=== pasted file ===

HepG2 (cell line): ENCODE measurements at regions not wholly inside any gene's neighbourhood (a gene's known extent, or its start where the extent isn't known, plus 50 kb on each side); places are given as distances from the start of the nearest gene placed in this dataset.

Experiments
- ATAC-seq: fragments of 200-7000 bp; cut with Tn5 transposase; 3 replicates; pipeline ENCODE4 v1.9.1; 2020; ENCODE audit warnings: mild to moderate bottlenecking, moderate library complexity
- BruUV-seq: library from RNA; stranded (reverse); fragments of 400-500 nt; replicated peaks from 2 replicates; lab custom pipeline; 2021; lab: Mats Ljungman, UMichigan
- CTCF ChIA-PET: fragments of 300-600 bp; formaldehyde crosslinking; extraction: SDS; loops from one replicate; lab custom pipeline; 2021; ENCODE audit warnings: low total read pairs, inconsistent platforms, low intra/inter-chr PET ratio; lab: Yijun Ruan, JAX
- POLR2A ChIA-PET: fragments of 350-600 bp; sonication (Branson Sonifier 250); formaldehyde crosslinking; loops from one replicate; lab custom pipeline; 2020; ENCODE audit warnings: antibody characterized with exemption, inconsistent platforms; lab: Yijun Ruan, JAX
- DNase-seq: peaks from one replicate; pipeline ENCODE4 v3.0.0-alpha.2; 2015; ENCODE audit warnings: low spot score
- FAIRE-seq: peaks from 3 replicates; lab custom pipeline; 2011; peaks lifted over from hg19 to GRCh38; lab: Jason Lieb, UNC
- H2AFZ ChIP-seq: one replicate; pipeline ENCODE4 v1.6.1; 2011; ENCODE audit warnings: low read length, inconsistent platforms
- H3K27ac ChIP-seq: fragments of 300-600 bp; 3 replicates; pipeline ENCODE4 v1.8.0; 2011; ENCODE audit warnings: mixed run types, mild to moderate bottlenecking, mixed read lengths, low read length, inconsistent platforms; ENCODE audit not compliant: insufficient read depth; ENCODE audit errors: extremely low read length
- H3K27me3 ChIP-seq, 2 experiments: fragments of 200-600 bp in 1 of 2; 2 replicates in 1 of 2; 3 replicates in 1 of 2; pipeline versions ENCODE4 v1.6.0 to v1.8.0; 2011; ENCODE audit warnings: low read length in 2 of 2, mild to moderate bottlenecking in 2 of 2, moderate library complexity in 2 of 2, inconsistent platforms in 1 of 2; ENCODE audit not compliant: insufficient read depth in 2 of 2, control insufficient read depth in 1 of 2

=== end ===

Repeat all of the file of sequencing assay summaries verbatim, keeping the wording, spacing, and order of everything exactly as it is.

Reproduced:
HepG2 (cell line): ENCODE measurements at regions not wholly inside any gene's neighbourhood (a gene's known extent, or its start where the extent isn't known, plus 50 kb on each side); places are given as distances from the start of the nearest gene placed in this dataset.

Experiments
- ATAC-seq: fragments of 200-7000 bp; cut with Tn5 transposase; 3 replicates; pipeline ENCODE4 v1.9.1; 2020; ENCODE audit warnings: mild to moderate bottlenecking, moderate library complexity
- BruUV-seq: library from RNA; stranded (reverse); fragments of 400-500 nt; replicated peaks from 2 replicates; lab custom pipeline; 2021; lab: Mats Ljungman, UMichigan
- CTCF ChIA-PET: fragments of 300-600 bp; formaldehyde crosslinking; extraction: SDS; loops from one replicate; lab custom pipeline; 2021; ENCODE audit warnings: low total read pairs, inconsistent platforms, low intra/inter-chr PET ratio; lab: Yijun Ruan, JAX
- POLR2A ChIA-PET: fragments of 350-600 bp; sonication (Branson Sonifier 250); formaldehyde crosslinking; loops from one replicate; lab custom pipeline; 2020; ENCODE audit warnings: antibody characterized with exemption, inconsistent platforms; lab: Yijun Ruan, JAX
- DNase-seq: peaks from one replicate; pipeline ENCODE4 v3.0.0-alpha.2; 2015; ENCODE audit warnings: low spot score
- FAIRE-seq: peaks from 3 replicates; lab custom pipeline; 2011; peaks lifted over from hg19 to GRCh38; lab: Jason Lieb, UNC
- H2AFZ ChIP-seq: one replicate; pipeline ENCODE4 v1.6.1; 2011; ENCODE audit warnings: low read length, inconsistent platforms
- H3K27ac ChIP-seq: fragments of 300-600 bp; 3 replicates; pipeline ENCODE4 v1.8.0; 2011; ENCODE audit warnings: mixed run types, mild to moderate bottlenecking, mixed read lengths, low read length, inconsistent platforms; ENCODE audit not compliant: insufficient read depth; ENCODE audit errors: extremely low read length
- H3K27me3 ChIP-seq, 2 experiments: fragments of 200-600 bp in 1 of 2; 2 replicates in 1 of 2; 3 replicates in 1 of 2; pipeline versions ENCODE4 v1.6.0 to v1.8.0; 2011; ENCODE audit warnings: low read length in 2 of 2, mild to moderate bottlenecking in 2 of 2, moderate library complexity in 2 of 2, inconsistent platforms in 1 of 2; ENCODE audit not compliant: insufficient read depth in 2 of 2, control insufficient read depth in 1 of 2